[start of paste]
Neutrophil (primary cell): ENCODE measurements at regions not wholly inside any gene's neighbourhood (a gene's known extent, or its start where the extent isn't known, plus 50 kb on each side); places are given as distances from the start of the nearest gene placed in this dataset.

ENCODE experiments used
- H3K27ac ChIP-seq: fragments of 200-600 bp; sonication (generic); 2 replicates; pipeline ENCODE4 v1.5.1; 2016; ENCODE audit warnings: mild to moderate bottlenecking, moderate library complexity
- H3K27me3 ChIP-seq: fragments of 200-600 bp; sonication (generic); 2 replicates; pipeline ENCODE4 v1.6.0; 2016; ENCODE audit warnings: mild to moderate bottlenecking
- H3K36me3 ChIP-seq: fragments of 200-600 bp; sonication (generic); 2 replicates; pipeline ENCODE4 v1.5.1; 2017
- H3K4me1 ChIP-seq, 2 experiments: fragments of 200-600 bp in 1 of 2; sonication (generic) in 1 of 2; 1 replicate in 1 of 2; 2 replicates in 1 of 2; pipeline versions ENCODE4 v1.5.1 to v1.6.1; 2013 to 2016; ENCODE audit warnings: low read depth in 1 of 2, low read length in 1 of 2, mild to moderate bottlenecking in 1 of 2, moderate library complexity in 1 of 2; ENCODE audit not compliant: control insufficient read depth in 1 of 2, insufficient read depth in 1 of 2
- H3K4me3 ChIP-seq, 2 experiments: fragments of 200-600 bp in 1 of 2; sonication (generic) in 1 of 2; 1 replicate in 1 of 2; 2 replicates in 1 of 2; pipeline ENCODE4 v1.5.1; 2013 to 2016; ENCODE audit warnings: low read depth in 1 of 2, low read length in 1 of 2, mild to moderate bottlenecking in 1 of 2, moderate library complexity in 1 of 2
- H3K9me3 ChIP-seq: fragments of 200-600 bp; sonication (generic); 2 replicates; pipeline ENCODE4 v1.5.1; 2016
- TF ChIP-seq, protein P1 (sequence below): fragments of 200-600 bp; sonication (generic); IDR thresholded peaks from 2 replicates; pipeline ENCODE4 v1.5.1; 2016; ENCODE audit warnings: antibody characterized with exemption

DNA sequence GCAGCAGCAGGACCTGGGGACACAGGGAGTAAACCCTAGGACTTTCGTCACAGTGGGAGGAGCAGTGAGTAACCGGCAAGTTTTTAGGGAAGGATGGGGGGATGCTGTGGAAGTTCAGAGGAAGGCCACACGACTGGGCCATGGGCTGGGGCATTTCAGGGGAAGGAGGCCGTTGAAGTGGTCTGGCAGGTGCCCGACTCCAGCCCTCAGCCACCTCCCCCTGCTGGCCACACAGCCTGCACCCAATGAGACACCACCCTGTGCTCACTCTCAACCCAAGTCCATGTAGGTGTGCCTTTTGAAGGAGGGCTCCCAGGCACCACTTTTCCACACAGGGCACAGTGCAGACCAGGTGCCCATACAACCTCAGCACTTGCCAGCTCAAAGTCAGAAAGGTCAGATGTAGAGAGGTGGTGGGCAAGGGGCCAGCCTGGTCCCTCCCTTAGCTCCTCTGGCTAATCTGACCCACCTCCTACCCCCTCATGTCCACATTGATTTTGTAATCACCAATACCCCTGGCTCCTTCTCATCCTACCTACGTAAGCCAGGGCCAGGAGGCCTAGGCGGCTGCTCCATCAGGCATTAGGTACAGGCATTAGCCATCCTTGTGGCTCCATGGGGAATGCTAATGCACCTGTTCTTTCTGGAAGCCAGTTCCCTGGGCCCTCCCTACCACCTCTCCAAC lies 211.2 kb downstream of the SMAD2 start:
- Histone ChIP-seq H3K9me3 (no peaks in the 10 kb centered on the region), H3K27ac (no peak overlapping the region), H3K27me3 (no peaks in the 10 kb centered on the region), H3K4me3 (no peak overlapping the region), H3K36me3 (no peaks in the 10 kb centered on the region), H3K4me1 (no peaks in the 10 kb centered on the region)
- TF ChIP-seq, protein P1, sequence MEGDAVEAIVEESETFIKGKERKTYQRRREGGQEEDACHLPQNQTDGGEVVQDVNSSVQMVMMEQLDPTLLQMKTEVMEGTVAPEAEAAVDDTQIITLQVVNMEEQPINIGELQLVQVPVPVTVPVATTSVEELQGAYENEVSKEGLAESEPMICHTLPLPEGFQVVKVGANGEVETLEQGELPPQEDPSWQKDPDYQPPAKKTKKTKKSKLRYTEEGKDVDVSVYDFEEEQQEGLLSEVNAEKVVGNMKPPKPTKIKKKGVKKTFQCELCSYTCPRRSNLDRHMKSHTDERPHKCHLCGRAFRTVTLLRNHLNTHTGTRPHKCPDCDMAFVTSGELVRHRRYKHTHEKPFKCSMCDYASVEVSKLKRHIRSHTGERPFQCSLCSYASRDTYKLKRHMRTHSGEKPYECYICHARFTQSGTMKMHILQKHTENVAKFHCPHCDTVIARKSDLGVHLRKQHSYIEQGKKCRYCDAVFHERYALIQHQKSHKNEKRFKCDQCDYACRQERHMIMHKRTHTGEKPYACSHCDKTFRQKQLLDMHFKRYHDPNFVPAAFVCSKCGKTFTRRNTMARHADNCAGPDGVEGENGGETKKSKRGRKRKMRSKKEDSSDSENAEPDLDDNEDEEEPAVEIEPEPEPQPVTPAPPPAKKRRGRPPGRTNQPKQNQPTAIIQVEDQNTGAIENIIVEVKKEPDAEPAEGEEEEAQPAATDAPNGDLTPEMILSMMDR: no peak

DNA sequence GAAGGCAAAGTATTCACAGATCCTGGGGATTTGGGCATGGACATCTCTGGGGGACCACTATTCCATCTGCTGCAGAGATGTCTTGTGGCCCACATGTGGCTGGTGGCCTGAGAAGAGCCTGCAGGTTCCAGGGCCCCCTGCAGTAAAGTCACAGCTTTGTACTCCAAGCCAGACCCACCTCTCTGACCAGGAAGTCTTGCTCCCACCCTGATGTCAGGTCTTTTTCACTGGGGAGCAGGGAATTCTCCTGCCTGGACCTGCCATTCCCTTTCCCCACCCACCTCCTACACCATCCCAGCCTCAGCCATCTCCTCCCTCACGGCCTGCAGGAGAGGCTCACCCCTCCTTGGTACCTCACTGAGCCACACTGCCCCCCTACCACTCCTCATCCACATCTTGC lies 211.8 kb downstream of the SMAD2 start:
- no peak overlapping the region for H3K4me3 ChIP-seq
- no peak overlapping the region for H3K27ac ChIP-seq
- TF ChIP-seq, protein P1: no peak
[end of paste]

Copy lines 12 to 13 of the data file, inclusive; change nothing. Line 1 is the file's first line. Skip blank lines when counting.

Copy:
- TF ChIP-seq, protein P1, sequence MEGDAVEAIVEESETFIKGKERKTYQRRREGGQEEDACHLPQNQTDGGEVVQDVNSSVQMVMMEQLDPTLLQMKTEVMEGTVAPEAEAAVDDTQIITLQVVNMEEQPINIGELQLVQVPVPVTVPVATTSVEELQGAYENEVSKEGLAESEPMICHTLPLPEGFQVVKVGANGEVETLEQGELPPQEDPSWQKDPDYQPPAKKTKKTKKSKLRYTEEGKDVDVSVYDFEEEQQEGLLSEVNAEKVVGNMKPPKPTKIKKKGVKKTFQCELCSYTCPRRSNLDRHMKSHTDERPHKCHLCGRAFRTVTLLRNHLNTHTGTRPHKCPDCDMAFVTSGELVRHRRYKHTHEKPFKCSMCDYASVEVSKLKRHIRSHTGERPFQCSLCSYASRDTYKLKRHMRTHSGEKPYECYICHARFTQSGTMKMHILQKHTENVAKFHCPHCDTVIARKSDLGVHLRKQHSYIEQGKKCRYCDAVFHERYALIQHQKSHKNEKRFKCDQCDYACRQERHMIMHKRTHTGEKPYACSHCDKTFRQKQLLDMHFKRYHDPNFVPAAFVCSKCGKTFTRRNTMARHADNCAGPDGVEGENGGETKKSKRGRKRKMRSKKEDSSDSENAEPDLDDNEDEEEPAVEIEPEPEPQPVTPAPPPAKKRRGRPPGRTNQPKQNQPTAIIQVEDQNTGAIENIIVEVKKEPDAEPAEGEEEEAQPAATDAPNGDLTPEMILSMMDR: no peak

DNA sequence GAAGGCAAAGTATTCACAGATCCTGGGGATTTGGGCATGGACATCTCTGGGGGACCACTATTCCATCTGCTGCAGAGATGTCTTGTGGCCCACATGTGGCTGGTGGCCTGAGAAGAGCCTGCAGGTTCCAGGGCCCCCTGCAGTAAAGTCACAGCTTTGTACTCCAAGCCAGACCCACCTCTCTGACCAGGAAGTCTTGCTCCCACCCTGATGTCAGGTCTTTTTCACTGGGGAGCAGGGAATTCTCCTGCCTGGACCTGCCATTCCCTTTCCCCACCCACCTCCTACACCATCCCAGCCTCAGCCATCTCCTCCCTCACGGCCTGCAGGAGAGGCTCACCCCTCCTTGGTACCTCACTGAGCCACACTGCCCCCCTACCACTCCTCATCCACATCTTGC lies 211.8 kb downstream of the SMAD2 start: